We are going to take another swing at the argument that we put forth earlier this week. To cut to the chase… the idea is that a case can be made for an extremely strong third quarter with the banking shares leading the charge.
We have argued that trends tend to run quarter to quarter with new trends developing through the first month of a quarter. We mention this once again because it is still somewhat early in July to suggest that a clear trend has begun. We remain in pre-earnings confusion to some extent as the markets focus on what happened last quarter instead of fixating on how business and profits are faring at the present time.
First is a chart of the Japanese 10-year (JGB) bond futures. This is a fairly good place to start.
Our focus is on the three circled chart points. The first marks the bond price lows at the end of 1999. The second equates to the bond price highs in mid-2003 while the third involves the peak for the JGBs in the autumn of last year.
We are now going to shift from Japanese bond prices to U.S. bond yields keeping in mind that a peak for prices goes with a bottom for yields and vice versa.
Next is a comparison between U.S. 30-year Treasury yields and U.S. 3-month TBill yields from late 1999 through the first quarter of 2001.
The low point for Japanese bond prices was reached at the end of 1999. The peak for 30-year U.S. Treasury yields was made in January of 2000. Fair enough.
The argument is that long-term yields peaked in January of 2000 while short-term yields started to decline close to a year later towards the end of 2000. In between the peak for long-term yields and the start of the decline for short-term yields the markets began the process of weakening asset prices. In other words initial weakness was indicated by falling long-term yields, the trend was confirmed by a bearish trend for asset prices (copper, crude oil, equities, etc.) with the tail end of the sequence showing up through the collapse of short-term yields towards year end.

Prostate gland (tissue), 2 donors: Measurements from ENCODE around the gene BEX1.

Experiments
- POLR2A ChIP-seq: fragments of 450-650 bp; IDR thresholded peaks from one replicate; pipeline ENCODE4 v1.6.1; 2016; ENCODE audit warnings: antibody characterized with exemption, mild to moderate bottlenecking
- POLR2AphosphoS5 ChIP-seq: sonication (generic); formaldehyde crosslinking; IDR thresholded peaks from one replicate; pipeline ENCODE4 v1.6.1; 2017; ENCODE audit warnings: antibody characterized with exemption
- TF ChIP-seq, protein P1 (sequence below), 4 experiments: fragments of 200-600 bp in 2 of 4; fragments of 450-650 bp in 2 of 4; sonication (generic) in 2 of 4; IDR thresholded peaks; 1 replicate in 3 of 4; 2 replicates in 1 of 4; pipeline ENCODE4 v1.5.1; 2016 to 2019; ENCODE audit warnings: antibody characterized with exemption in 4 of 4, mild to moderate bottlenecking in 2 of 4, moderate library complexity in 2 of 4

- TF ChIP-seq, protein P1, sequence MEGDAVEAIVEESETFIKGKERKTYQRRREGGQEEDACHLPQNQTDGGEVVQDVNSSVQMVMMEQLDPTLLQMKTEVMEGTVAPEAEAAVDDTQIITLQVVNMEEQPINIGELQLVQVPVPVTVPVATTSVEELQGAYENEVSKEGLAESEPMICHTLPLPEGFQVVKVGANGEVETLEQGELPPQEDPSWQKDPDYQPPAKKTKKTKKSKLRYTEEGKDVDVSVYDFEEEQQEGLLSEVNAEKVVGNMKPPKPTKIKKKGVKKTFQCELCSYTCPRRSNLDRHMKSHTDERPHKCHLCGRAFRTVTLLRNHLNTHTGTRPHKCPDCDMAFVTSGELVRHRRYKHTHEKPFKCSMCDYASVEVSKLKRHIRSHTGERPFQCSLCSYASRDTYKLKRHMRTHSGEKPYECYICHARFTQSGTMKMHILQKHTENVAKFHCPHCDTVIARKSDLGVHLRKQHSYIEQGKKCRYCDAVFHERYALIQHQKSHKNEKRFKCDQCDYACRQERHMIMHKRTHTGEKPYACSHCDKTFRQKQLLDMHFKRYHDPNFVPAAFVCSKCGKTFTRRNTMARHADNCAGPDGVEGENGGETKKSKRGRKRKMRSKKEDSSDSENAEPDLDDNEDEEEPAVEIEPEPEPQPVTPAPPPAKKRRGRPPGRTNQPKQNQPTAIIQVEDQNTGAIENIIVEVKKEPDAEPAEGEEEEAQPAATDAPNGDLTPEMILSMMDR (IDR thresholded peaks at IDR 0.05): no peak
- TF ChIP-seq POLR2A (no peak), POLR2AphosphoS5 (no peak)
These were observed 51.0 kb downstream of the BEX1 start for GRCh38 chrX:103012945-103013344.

The chart below features U.S. 30-year Treasury yields and 3-month TBill yields from 2003 into 2004. This is the second point in time highlighted on the Japanese bond futures chart on page 1.
Japanese bond futures peaked in mid-2003. U.S. 30-year yields bottomed in mid-2003.
The sequence is very similar to the year 2000… only in reverse. Long-term yields bottomed around the end of the second quarter in 2003 while short-term yields accelerated to the upside during the second quarter of 2004. There was a one-year gap between the bottom for long-term yields in 2003 and the first Fed rate hike in June of 2004.
Now let’s shift our attention to the current situation. Below right is a comparison between 30-year and 3-month yields from 2010 into 2011.
The argument was that Japanese 10-year bond prices peaked in the autumn of last year and this went with a low for long-term U.S. yields. The idea is that we could be 9 months into a trend change similar to 2003- 2004.
For this to work we would expect to see a return to upward pressure on long-term yields in a manner reminiscent of April, May, and June of 2004 with fairly significant upward pressure developing for short-term yields.
The problem is that short-term yields have actually been trending lower. Below is a comparative view of U.S. 3-month TBill yields and the ratio between the Bank Index (BKX) and S&P 500 Index (SPX).
So… how do we get from here to there? What would have to happen over the next three months to create the kind of upward pressure on TBill yields that seems to occur 12 months after the start of a rising trend for long-term yields? Our thought is that the only way that this can work is through a rather furious period of strength for the Bank Index.